The Scottish Parliament has formally approved the Government’s tax and spending plans for 2019-20 in the budget’s final vote at Holyrood.
The minority SNP administration was able to ensure it passed after securing a deal last month with the Greens.
MSPs voted by 66 to 58 in favour of the budget, with the Conservatives, Labour and the Liberal Democrats voting against.
The controversial arrangement will mean local authorities can raise council tax by almost 5% in the coming year.
Councils are also being given powers to introduce a workplace parking levy or a new tourist tax on hotel stays.
The income tax divide between Scotland and the rest of the UK will grow from April, when taxpayers south of the border will benefit from an increase in the threshold for the higher rate of the charge.
In the rest of the UK, the 40p rate will only apply to earnings over £50,000, but in Scotland people will be charged income tax at 41p when their salary goes above £43,430.
Speaking in the budget debate, Finance Secretary Derek Mackay said the tax and spending plan “safeguards Scotland as best as we can”.
He warned the budget is based on an orderly Brexit resulting from a deal with the EU and would not apply in event of the UK leaving the EU without a deal, which he said is “increasingly likely”.
Mr Mackay said: “We will have no choice in this parliament but to revisit the spending proposals and priorities to limit the economic self-harm being imposed upon Scotland by Westminster.
“With all the best will in the world, devolution and the current limited powers will not be enough to mitigate the economic catastrophe that’s coming our way.”
Mr Mackay said the budget provides a “fair financial settlement” for local government, with councils’ overall spending power potentially up by some £620 million and ensures Scotland remains the “lowest taxed part of the UK”.
How local authorities use a workplace parking levy is up to each individual council, he added, but he said in England, where councils already have this power, only Nottingham City Council has introduced the tax.
He added: “The passage of the budget today provides £42.5 billion of investment in our public services and our economy to the benefit of the people of Scotland.”
Mr Mackay said the Greens were the only party to have “engaged constructively” on the budget, adding: “This year, unionist parties may have been in the room – credible budget alternatives were absent.”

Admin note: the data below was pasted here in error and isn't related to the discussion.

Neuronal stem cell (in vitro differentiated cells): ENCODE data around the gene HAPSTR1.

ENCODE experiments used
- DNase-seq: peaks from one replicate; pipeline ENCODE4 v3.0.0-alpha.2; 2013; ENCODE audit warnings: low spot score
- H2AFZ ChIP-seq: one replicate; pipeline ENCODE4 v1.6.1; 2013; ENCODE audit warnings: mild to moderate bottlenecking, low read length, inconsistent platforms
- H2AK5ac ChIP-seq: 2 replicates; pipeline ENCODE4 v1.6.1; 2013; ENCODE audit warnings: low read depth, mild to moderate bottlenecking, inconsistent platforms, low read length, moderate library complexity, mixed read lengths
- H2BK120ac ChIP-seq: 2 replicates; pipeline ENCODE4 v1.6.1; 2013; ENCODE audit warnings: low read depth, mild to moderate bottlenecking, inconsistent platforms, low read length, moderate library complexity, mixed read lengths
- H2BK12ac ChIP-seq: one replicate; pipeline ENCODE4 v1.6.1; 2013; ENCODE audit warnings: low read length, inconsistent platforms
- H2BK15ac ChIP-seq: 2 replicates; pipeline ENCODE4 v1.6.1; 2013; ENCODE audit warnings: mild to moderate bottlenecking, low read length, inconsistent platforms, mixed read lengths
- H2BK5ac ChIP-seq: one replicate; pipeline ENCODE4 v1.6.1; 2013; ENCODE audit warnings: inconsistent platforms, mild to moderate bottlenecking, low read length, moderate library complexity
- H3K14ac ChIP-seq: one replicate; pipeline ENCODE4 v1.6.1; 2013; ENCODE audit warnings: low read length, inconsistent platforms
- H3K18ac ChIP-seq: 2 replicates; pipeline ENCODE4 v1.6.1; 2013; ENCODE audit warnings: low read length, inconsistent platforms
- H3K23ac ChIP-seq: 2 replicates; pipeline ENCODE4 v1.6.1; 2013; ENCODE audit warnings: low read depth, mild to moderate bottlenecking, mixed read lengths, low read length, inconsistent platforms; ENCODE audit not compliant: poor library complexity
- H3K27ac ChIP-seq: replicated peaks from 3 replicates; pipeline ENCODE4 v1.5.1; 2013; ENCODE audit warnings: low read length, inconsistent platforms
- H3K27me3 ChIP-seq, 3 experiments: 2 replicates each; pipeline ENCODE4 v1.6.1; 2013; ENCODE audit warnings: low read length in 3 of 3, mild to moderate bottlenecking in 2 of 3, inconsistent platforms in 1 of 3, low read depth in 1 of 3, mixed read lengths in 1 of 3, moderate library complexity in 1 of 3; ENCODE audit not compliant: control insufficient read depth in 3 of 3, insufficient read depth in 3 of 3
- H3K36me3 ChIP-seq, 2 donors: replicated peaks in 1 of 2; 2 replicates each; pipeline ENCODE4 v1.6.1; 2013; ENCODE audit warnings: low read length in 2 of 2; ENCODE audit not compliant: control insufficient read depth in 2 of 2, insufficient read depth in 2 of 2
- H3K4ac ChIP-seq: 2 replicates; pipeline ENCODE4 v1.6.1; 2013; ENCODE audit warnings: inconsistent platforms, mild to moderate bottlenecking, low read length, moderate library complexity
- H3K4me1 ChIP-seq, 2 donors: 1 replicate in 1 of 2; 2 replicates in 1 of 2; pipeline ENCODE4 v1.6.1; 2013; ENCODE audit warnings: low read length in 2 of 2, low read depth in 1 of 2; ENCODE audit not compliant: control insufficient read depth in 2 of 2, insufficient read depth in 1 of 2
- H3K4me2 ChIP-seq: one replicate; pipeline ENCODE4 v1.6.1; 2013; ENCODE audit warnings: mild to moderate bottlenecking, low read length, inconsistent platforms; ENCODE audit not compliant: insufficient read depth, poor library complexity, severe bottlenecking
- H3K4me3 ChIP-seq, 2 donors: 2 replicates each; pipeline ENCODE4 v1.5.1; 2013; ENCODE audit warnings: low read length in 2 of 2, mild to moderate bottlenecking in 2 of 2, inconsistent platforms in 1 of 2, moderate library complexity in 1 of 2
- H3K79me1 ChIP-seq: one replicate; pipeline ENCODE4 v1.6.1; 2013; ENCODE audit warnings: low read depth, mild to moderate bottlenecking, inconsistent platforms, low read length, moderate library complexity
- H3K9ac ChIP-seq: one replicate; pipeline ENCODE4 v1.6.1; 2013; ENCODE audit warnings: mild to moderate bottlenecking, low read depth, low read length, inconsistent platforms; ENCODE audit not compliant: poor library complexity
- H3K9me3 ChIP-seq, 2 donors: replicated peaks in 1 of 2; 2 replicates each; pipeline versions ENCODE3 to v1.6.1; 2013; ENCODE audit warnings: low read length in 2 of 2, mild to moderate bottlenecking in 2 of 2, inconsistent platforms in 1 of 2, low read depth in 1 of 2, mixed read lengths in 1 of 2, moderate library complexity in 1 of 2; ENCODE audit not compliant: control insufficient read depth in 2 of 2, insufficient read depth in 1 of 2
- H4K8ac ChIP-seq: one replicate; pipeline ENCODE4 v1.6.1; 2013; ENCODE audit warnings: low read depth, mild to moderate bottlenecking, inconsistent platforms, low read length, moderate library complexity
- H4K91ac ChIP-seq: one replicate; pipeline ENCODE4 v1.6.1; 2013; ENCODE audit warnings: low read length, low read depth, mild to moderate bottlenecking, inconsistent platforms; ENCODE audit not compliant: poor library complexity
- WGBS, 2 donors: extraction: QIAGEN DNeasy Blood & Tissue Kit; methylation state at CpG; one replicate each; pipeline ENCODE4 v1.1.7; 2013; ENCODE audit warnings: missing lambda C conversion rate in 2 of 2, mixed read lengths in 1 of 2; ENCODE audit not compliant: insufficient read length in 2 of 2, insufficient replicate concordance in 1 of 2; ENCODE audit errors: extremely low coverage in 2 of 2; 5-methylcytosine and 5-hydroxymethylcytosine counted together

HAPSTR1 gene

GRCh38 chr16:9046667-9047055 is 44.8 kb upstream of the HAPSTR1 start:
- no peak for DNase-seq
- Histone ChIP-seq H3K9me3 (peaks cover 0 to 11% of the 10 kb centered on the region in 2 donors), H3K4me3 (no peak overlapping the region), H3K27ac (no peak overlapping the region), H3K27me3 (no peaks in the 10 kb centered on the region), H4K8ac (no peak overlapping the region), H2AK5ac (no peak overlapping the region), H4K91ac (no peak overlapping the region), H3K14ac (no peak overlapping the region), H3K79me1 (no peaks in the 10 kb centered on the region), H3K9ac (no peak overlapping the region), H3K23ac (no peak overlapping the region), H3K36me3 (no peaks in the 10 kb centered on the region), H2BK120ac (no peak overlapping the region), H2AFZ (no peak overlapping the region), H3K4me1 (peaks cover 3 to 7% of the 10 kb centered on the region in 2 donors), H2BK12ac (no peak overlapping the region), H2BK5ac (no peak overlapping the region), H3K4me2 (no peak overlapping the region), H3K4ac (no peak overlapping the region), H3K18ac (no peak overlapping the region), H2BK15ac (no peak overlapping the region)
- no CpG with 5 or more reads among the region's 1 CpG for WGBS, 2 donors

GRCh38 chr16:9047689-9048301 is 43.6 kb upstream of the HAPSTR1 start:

Scottish Conservative MSP Murdo Fraser branded it an “omnishambles budget” and said the “ludicrous” plans for car park tax could cost workers up to £500 a year.
He said instead of moves to boost productivity, “we have an SNP Government that would rather hike up taxes for working families, penalise the poorest with a regressive car park tax and at the same time slash our public services”.
Green co-convener Patrick Harvie criticised the “dismal” reaction to the workplace parking levy.
He said: “This is a proposal legislated for down south by a Labour government, used by a Labour council, proposed by Scottish Labour councillors, supported by Lib Dem MSPs and councillors in the past, voted for by Tory councillors in the past.
“The fact that they’ve decided that it is an intolerable policy when we propose it, but now when they proposed it, is simply a mark of shameless political opportunism.”
Scottish Labour MSP James Kelly said: “The SNP have ignored calls for a fair budget, awarded tax cuts to high earners, imposed cuts on councils that will reduce jobs, close services and hit vulnerable people hardest.”
He added: “The reality of this budget is you’ve got cuts, cuts, cuts all over the country.”
Scottish Liberal Democrat leader Willie Rennie said his party has been “prepared to work with the SNP” but said there is “no way we could support a budget of a government determined to drive forward yet another divisive independence referendum”.